Consistent Set-Up Key To Success
One thing about writing this blog is that I get to learn so much from all of you as to what are the things that you are struggling with, or are curious about, or are just plain under- or mis-informed. Over time, maybe I can answer each and every question you all have, one at a time. Just keep sending them in. And remember, if I use yours in the column, you win a FREE EIDOLON V-SOLE wedge of your choice.

Last week, I received an inquiry from Ben K., who is confounded by his inconsistent impact and divot pattern even after being fitted for new irons. He’s assumed that his problem is that he’s standing too close or too far away from the ball and asks:
Is there a standard way to find out the best distance away from the ball I should be?
This is such a good question, and deserves such a thorough answer, I’m going to take both columns this week to answer it. We’re going to thoroughly define the problem today, and address how to beat it on Friday.

Ben is experiencing what I believe to be the most common problem to affect mid- to high-handicap players. We play golf in a constant cycle of swing-and-correction, swing-and-correction, when most of the time our bad swings are caused by improper, or inconsistent set-up. I’m a firm believer that once you have played golf for a while, you have developed a pretty repeating swing path and method. Even though it might not be textbook, it’s yours, and has your fingerprints all over it. And if you’ve ever struck shots that were just right, that proves that your swing has the capability of producing results that are gratifying.

Now that doesn’t mean that you shouldn’t work to improve your swing – the better the mechanics, the better the results you are going to get. But my point is that your swing has produced good shots before, and it can do so more often if you just “fix” one thing – your starting position.

The single issue that troubles golfers of all skill levels, from tour player to struggler, is the ability to be consistent. And I’m a firm believer that most bad swings are the result of a bad starting position . . . an improper and inconsistent set-up. Think of it this way: if you groove a swing that works, but you start each shot with the ball in a different position in relation to your body’s core rotation axis, you simply cannot get the clubhead back on the ball consistently.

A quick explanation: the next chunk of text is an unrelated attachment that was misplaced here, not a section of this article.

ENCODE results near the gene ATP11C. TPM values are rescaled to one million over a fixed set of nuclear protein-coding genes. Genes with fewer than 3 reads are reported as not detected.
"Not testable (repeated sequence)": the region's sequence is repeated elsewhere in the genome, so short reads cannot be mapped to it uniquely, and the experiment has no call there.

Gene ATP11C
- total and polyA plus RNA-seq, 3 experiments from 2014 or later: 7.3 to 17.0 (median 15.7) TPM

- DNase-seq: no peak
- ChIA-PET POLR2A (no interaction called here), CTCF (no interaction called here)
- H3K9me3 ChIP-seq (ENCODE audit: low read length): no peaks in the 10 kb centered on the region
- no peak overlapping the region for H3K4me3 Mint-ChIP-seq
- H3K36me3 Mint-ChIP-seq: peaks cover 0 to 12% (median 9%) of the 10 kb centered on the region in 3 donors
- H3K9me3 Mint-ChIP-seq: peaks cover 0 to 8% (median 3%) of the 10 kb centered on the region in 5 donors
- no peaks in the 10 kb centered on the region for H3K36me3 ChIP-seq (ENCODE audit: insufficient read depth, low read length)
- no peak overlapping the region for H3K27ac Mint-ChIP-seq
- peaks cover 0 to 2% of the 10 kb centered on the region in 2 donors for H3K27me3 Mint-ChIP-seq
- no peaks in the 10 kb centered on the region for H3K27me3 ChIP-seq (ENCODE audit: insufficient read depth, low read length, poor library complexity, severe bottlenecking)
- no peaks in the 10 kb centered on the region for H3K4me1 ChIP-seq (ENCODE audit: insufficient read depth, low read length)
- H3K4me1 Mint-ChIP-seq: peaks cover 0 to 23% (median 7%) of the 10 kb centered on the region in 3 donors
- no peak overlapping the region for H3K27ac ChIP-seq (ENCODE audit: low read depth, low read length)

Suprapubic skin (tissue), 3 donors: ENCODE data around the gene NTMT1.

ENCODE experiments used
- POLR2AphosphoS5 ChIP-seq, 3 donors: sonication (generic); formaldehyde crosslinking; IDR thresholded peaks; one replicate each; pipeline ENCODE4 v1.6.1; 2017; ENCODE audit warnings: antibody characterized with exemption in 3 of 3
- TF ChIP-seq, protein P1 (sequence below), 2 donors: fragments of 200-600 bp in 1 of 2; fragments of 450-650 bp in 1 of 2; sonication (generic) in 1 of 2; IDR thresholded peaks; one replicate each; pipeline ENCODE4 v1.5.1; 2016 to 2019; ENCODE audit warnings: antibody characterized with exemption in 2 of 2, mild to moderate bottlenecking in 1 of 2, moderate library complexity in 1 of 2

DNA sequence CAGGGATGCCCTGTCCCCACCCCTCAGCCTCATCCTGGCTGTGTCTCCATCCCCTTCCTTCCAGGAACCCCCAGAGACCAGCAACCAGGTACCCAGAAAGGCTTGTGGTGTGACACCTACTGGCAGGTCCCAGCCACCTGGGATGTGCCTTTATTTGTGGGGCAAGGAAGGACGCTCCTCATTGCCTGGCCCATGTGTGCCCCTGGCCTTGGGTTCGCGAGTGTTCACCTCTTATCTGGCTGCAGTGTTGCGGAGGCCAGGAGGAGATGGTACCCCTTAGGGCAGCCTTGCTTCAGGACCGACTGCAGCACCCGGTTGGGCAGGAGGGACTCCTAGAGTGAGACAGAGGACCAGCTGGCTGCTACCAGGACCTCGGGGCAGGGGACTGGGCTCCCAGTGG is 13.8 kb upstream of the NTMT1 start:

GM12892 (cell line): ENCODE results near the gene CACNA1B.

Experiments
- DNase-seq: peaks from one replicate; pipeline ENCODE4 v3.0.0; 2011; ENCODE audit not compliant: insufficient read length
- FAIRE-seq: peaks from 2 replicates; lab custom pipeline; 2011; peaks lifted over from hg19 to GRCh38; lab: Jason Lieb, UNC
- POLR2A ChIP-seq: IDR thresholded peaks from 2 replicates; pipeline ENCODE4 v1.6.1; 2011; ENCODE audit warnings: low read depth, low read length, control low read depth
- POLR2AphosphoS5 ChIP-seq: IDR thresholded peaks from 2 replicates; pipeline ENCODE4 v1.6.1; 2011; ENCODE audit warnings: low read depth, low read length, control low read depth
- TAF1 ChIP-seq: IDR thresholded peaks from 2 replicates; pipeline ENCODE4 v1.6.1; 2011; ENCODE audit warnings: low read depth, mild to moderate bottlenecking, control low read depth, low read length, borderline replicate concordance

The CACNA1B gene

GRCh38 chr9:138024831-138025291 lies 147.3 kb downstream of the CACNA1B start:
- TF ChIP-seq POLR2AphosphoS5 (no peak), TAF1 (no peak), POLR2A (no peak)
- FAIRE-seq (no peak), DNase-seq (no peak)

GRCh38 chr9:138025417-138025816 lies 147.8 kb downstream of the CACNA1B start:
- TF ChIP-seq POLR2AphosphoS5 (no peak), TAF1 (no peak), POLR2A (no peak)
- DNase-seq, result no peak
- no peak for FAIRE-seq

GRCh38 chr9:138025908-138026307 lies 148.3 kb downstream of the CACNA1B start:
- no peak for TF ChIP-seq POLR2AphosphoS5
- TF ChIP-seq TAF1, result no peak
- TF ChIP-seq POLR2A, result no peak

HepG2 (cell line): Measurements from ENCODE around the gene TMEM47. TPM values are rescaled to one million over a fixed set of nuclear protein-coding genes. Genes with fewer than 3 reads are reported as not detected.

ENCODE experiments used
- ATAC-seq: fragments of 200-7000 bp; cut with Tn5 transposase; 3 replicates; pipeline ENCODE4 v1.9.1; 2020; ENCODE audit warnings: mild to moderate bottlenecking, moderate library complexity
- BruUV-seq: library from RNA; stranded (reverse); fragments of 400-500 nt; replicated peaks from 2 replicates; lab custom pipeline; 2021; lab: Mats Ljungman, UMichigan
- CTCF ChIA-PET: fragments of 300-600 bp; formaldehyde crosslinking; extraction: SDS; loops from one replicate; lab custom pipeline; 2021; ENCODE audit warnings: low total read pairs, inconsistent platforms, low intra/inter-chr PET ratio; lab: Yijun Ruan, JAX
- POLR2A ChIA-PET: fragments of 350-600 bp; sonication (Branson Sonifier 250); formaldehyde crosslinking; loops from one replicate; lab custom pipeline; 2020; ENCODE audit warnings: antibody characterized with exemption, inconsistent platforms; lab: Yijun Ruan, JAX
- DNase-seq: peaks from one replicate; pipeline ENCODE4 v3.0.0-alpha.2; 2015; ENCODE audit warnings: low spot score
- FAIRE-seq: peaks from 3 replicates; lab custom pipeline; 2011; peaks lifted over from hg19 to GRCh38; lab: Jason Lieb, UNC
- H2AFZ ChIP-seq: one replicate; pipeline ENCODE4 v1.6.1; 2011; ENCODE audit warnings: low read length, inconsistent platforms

The ball is 1.68” in diameter, and the effective striking surface of an iron or fairway wood is only 1-1.5” across. That’s pretty tight demands on your ability to get the club behind your head and back on the ball with consistency. For a moment, let’s compare golf to a baseball hitter. He’s standing in the box and the pitch can be anywhere in the strike zone. He’s got to have good technique, but is heavily reliant on his eye/hand coordination to get the bat on the ball. Darn difficult task, which is why the very best hitters only average .350 or so, shank off lots of fouls and completely whiff the ball at least 20% of the time! If you translated that to golf, no one would ever break 150!

The single thing that makes this game remotely playable . . . is that we get to start with the ball in the exact spot where we want it – every time.

I have a friend in the custom club business that actually did some research measuring the set-up consistency of hundreds of golfers of all skill levels. What he found is simple, but revealing. His methodology was to have golfers address and hit a series of 6-iron shots, stepping away and taking a fresh set-up for each one. He found that good players with low single digit handicaps showed the ability to put themselves in almost the exact same position in relation to the ball every time. Measuring from the back of their heels to the ball showed an average deviation from shot to shot of less than ¼”.

His research revealed that the higher the handicap, the more shot-to-shot error in set-up consistency the golfer exhibited – 20+ handicap golfers exhibited an average shot-to-shot deviation in distance from the ball of up to two inches or even more!!! That’s the entire width of the clubhead! It’s a wonder they ever hit it at all.